"The return of the housewife issue with a vengeance does suggest that there's been a new twist in feminism," she said. "Women who want to have children and want to have a career are in a very difficult tug of war. There have been so many reports of young, college-age and 20-something women who are more troubled about the choices they're going to have to make than the gung-ho women of the baby-boom generation who saw their career as their identity."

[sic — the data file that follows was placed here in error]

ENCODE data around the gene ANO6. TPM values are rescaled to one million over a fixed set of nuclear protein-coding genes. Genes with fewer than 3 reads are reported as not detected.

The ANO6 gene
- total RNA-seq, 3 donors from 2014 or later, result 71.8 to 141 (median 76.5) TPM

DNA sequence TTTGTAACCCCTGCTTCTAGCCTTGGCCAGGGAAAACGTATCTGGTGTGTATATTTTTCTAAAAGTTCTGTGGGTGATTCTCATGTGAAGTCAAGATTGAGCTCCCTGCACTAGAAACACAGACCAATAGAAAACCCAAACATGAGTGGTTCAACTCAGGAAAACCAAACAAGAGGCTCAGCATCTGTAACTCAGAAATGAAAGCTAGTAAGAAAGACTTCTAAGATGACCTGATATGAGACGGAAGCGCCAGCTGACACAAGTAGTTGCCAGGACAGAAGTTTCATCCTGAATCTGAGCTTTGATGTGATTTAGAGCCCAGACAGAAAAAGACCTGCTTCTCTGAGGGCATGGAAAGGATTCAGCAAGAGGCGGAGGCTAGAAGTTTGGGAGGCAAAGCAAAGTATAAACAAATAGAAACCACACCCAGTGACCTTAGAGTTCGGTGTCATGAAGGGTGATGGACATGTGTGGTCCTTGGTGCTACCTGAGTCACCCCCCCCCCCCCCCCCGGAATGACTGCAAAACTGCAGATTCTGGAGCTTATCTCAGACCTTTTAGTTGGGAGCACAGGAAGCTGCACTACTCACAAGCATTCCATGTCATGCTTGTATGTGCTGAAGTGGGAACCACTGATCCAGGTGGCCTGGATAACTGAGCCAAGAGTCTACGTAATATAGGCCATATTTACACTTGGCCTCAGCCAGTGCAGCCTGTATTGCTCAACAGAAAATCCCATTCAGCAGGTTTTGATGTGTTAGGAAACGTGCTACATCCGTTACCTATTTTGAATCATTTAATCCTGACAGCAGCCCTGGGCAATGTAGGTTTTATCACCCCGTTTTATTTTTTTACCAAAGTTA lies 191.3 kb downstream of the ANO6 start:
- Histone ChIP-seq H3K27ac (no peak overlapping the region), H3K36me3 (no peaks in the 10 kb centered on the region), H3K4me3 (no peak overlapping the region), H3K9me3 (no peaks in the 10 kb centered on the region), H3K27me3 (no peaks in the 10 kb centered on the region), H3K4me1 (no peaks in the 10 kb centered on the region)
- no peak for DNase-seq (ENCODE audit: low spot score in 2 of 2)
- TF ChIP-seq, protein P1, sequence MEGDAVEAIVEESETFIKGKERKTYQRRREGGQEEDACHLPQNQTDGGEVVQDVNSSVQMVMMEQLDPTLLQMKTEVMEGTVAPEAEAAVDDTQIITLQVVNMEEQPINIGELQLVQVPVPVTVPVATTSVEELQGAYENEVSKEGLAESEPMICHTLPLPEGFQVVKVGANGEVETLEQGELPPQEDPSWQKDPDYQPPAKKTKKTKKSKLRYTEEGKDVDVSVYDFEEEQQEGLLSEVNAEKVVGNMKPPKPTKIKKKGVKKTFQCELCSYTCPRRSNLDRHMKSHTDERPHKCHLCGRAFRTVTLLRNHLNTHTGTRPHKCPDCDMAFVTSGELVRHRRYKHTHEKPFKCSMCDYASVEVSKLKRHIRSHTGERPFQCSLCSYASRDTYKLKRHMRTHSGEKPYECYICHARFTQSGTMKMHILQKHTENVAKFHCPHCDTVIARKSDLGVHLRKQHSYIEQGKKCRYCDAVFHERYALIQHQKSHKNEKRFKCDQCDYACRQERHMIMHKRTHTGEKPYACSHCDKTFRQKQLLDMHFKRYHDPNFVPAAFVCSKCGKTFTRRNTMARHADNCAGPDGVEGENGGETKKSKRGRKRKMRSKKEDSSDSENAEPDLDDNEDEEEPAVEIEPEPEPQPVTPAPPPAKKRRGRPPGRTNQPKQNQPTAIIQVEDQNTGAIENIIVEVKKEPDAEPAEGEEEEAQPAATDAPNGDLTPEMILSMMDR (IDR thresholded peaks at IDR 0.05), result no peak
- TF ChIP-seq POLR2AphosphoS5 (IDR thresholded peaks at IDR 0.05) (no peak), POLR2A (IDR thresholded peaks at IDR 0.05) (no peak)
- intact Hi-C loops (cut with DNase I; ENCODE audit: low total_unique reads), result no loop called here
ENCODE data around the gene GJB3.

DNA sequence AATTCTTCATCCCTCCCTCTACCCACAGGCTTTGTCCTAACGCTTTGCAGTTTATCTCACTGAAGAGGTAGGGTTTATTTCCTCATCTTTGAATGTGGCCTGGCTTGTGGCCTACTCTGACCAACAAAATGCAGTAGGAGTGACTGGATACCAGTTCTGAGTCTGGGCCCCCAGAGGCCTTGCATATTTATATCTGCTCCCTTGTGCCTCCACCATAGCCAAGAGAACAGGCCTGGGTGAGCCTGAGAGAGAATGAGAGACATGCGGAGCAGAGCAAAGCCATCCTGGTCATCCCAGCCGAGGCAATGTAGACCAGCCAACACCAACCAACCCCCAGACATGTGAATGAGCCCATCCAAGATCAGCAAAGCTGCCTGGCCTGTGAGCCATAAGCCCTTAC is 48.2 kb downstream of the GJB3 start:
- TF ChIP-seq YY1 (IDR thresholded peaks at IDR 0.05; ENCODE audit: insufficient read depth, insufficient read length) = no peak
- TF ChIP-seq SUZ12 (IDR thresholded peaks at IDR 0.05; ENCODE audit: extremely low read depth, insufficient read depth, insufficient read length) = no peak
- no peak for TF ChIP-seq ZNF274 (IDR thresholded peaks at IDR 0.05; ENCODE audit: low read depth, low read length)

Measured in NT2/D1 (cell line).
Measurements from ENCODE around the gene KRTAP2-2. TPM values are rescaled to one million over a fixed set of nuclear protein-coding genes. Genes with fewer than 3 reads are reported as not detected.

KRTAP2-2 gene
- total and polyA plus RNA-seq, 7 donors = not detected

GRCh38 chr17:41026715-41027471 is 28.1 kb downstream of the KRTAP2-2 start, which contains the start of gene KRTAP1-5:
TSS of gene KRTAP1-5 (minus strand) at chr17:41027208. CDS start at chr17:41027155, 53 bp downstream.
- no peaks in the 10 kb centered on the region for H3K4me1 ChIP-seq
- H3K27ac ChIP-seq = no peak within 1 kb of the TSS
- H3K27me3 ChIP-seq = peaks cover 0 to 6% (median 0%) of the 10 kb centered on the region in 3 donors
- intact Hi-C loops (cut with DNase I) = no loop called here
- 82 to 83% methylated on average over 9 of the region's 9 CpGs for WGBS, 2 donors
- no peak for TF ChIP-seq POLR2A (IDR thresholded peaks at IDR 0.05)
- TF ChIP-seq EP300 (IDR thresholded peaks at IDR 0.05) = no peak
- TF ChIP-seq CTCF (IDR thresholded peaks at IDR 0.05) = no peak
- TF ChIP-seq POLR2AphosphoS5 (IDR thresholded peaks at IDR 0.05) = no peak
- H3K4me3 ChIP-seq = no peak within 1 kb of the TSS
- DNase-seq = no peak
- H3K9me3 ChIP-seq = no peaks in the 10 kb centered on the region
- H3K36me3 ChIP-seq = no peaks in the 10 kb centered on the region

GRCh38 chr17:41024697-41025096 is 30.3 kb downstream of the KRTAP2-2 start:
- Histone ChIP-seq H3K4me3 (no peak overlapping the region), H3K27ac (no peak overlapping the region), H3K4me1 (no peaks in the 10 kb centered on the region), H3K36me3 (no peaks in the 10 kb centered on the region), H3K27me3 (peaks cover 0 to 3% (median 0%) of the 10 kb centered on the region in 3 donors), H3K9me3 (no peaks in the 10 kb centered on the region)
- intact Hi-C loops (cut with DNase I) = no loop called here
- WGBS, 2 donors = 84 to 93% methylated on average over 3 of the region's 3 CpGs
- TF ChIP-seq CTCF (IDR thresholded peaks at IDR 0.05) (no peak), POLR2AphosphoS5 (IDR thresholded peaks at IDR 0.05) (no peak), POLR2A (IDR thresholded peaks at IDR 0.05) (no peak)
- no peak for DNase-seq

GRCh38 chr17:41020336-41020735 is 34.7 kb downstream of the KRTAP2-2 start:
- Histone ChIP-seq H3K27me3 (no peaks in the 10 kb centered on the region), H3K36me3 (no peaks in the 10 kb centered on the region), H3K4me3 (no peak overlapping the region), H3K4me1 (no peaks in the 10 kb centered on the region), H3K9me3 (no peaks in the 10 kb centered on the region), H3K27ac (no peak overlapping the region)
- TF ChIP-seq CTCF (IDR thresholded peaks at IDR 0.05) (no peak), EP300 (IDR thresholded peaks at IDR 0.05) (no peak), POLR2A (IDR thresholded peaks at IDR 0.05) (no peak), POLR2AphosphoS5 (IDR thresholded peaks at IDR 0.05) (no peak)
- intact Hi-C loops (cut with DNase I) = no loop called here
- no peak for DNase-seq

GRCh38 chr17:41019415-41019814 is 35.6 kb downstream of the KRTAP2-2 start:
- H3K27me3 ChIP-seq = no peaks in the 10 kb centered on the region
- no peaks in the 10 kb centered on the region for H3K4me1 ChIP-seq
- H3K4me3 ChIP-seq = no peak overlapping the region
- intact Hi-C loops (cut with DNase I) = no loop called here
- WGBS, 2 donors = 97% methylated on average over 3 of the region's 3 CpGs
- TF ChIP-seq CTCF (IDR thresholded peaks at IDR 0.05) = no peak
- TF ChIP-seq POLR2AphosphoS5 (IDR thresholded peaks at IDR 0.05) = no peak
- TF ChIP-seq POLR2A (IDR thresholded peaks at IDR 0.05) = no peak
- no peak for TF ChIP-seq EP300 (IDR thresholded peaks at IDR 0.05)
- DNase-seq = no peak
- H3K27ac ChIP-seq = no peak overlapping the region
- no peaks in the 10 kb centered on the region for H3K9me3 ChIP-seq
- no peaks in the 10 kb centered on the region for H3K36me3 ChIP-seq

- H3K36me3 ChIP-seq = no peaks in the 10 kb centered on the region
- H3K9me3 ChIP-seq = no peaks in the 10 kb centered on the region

"No matter what a woman does, she has to defend it," she added. "If she's a stay-at-home mom she has to defend it, if she's a working mom she has to defend it. It's a charged area, and I don't see any resolution to it soon."
Which means, according to Paglia, that TV shows about women and the choices they make about their jobs and families will continue to thrive. She just wishes they could get that wretched old word out of their titles.
"'Housewife.' It's absolutely archaic," she said. "It descends from a period when a woman and home were fused and there were no options of any other kind. It comes from a time when as a woman, either you were a nun or a spinster or a housewife. There should be a national word search for something new."